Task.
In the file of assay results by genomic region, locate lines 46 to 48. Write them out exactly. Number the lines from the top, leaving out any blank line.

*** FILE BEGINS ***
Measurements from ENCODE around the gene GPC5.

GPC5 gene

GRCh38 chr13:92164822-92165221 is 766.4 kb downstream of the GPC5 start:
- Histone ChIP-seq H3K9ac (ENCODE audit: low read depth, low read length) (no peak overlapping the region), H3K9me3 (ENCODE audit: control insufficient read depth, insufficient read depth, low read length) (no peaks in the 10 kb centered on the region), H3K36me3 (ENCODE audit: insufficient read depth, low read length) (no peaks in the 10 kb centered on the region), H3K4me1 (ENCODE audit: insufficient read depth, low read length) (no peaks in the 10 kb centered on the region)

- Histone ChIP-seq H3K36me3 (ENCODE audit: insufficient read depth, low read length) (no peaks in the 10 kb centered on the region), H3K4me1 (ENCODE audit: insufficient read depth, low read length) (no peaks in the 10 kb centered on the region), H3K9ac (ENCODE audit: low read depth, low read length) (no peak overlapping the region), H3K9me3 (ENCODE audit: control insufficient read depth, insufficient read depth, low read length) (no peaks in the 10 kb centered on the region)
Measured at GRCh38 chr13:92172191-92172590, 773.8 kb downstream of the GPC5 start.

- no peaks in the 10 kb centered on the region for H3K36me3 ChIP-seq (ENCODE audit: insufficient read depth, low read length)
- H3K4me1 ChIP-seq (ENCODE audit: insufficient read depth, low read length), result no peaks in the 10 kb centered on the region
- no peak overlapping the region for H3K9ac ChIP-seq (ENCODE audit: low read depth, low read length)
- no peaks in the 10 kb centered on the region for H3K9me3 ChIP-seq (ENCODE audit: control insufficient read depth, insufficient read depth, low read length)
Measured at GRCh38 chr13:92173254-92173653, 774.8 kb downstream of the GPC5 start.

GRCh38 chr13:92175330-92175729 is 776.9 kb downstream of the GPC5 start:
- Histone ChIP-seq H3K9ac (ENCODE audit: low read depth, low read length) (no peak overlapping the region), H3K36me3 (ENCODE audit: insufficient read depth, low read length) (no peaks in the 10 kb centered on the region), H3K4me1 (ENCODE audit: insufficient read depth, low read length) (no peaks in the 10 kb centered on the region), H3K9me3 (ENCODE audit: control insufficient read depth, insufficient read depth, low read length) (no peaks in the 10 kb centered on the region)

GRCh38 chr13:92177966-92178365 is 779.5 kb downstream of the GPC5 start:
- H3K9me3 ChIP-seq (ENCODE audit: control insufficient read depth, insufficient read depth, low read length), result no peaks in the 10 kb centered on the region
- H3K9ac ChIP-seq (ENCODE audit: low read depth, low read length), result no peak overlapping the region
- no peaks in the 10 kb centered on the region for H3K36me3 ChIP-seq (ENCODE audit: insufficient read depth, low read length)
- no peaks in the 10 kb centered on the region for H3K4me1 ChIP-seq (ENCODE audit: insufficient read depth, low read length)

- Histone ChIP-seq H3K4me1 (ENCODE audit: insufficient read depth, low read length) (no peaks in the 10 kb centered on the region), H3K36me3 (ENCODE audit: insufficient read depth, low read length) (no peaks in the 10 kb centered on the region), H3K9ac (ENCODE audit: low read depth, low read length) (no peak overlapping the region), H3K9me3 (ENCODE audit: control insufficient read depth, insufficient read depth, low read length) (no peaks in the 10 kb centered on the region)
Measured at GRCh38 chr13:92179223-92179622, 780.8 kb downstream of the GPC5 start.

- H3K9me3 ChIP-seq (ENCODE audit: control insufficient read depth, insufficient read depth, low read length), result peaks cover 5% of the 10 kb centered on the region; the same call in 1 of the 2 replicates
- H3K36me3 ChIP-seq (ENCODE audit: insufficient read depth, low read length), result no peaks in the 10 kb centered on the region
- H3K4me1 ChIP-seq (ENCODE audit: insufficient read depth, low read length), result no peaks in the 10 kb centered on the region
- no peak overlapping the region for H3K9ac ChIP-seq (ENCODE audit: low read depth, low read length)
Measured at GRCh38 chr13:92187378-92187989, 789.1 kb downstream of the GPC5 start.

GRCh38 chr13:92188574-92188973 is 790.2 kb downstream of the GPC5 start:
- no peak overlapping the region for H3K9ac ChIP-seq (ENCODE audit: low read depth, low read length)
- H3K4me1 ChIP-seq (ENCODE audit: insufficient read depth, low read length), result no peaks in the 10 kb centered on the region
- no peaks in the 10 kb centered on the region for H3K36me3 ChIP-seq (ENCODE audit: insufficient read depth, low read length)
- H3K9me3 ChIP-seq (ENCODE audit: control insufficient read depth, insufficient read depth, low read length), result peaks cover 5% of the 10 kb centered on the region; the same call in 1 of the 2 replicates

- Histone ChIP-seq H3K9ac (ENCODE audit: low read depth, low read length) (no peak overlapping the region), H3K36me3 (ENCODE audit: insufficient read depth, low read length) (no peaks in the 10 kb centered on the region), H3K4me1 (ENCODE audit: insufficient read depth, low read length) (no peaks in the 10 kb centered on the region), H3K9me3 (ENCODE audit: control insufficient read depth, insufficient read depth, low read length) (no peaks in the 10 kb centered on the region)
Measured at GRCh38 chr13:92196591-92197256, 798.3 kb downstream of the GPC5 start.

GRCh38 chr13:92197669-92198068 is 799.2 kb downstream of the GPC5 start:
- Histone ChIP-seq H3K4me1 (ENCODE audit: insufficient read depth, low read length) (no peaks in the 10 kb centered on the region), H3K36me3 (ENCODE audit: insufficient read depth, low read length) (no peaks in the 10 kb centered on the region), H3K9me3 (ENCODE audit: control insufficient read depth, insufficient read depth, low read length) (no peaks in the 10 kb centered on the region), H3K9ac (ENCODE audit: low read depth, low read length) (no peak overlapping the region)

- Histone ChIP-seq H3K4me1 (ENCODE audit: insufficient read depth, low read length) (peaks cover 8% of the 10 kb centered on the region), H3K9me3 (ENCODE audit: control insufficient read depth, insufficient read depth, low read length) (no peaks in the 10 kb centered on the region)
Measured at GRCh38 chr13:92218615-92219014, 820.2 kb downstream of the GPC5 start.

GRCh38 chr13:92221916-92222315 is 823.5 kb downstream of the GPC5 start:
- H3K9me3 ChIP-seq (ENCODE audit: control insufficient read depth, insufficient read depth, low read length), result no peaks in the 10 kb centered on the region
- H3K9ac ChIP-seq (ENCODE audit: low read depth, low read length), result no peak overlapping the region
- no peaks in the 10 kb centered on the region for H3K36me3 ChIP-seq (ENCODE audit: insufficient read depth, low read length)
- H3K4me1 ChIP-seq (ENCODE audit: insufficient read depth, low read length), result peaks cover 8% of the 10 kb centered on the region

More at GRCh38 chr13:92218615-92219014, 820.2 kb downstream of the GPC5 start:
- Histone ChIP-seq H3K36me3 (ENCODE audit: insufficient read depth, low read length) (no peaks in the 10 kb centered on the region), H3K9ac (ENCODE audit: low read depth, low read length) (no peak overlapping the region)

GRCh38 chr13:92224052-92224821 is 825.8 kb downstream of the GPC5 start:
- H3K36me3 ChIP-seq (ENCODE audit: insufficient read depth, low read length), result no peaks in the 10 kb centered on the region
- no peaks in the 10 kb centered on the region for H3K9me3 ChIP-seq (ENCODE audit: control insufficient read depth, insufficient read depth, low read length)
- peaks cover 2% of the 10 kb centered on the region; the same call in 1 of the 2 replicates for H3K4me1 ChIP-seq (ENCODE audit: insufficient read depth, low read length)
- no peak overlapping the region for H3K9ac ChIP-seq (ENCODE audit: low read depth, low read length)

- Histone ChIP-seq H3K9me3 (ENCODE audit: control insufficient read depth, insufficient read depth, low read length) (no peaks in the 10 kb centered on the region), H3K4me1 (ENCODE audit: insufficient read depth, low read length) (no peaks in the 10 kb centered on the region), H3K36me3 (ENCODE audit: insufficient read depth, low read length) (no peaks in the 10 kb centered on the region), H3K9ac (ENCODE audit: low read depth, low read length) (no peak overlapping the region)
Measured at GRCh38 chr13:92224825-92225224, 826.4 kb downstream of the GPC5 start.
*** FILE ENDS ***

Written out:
- no peaks in the 10 kb centered on the region for H3K9me3 ChIP-seq (ENCODE audit: control insufficient read depth, insufficient read depth, low read length)
- peaks cover 2% of the 10 kb centered on the region; the same call in 1 of the 2 replicates for H3K4me1 ChIP-seq (ENCODE audit: insufficient read depth, low read length)
- no peak overlapping the region for H3K9ac ChIP-seq (ENCODE audit: low read depth, low read length)